The Photos app gets an impressive new smart feature: a copy subject option, available by clicking on an image in the app, copies the main subject of the image to the clipboard while removing the background for pasting into an editing application can or any other software that accepts images as input.

Mail, Messenger: Apple has also revamped the Mail and Messages apps. When it comes to mail, a counterintuitive feature slows down email sending: the message is sent 10 seconds after the button is clicked, allowing the user to catch errors and prevent sending.

The application also recognizes when the user did not specify a subject or mentions an attachment in the body but then did not attach anything to the email.

Airtime can also now be scheduled, but requires the device to be turned on at the scheduled time. Messages add an option to edit or retract messages, but they remain visible if the recipient has an older iOS device.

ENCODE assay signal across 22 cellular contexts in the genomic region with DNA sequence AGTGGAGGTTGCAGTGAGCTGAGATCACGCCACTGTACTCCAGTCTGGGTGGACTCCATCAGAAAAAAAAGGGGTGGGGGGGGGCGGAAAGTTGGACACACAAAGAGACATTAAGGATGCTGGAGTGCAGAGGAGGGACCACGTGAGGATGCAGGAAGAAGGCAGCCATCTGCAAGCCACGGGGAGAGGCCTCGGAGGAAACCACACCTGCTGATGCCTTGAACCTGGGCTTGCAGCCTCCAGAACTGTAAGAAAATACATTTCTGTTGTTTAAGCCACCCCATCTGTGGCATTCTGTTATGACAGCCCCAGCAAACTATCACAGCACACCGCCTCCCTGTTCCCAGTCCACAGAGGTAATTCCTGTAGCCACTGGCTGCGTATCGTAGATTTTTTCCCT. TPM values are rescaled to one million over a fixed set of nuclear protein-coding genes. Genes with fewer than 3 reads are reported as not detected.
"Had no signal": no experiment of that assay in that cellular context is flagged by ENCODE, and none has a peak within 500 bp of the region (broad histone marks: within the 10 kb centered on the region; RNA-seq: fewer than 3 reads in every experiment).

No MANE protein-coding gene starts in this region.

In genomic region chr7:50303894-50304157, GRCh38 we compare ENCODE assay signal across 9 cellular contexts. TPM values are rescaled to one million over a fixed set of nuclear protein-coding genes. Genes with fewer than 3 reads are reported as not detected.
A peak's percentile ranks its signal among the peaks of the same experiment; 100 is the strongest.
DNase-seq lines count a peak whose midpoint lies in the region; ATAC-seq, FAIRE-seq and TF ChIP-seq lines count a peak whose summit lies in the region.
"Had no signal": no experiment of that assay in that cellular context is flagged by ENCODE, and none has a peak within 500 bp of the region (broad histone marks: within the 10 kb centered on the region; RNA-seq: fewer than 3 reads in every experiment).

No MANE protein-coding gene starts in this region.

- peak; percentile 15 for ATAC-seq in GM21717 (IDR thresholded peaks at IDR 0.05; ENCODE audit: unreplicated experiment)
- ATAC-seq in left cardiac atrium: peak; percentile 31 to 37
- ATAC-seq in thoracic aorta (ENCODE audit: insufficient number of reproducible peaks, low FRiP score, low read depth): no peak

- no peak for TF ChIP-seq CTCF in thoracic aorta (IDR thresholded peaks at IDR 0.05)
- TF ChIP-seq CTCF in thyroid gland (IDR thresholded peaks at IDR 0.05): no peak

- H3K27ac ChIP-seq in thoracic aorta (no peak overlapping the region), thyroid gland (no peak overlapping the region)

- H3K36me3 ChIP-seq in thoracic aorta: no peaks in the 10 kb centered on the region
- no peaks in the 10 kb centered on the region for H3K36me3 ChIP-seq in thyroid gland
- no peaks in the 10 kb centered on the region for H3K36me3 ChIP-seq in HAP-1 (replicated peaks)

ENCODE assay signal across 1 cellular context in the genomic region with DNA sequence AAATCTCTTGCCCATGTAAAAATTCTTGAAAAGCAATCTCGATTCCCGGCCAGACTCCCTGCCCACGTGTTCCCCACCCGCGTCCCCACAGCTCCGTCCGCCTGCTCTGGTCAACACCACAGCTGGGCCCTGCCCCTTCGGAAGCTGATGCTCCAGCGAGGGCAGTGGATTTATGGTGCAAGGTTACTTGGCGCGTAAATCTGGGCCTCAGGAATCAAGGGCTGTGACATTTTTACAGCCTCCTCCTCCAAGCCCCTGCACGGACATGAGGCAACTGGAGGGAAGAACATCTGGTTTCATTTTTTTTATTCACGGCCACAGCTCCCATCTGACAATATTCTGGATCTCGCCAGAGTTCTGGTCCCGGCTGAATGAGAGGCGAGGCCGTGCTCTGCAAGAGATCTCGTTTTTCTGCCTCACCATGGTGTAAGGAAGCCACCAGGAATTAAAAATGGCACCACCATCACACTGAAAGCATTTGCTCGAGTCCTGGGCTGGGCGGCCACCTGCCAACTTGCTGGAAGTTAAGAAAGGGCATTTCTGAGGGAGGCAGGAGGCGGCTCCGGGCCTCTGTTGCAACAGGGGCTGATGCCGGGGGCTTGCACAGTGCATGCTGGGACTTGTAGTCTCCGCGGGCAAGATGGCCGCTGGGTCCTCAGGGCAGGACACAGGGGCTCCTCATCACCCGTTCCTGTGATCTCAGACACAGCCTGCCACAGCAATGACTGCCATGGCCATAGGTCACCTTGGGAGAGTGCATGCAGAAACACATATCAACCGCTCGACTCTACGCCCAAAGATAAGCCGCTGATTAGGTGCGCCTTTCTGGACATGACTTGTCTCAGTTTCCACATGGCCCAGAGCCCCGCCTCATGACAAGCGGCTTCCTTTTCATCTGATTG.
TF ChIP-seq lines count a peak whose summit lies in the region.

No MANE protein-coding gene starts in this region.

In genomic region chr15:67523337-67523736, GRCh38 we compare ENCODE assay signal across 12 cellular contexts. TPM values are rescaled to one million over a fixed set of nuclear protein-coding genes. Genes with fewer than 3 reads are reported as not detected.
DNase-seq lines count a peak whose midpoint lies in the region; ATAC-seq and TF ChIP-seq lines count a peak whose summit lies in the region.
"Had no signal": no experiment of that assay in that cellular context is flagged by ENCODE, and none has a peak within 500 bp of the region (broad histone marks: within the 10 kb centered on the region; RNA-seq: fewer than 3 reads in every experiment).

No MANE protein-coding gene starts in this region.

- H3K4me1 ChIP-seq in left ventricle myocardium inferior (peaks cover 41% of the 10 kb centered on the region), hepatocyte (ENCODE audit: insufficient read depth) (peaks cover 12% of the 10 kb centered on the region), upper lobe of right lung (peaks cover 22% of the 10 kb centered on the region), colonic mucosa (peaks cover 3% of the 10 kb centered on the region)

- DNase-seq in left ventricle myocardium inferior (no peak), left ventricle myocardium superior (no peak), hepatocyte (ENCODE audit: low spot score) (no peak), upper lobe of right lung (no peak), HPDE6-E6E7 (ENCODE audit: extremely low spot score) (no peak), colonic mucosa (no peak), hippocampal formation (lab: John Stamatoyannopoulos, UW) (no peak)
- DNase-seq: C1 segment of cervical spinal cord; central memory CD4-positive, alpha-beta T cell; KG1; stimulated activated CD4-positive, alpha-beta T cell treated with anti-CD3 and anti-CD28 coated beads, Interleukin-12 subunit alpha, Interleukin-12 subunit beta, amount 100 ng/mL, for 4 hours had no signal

Silicon Macs get more love: According to a report by NotebookCheck, the Cupertino-based giant is focusing its development on the Macs that run chips designed by the company.

Intel-based Macs released before 2016 will never get the Ventura update as Apple seems to be slowly starting to phase out non-silicon Macs. In fact, Mac mini users can only update their device if it was released in 2018 or later.

Additionally, Macs without Apple silicon don’t have access to the new Sidecar Reference mode, which allows users to use the M1-equipped 12.9-inch iPad Pro as a mini-LED display to enjoy its high contrast and color accuracy to use.

Similarly, the live captions feature mentioned above will only be rolling out on Macs running Apple silicon and iOS devices including the iPhone 11. This feature leverages the Neural Engine machine learning cores found in the A12 Bionic chip and up, and M-series chips, not present in Intel silicon.

Finally, a new dictation mode that allows emojis and automatically inserts punctuation marks will be introduced on Apple Silicon Macs with M-series processors.

Photo courtesy of Apple.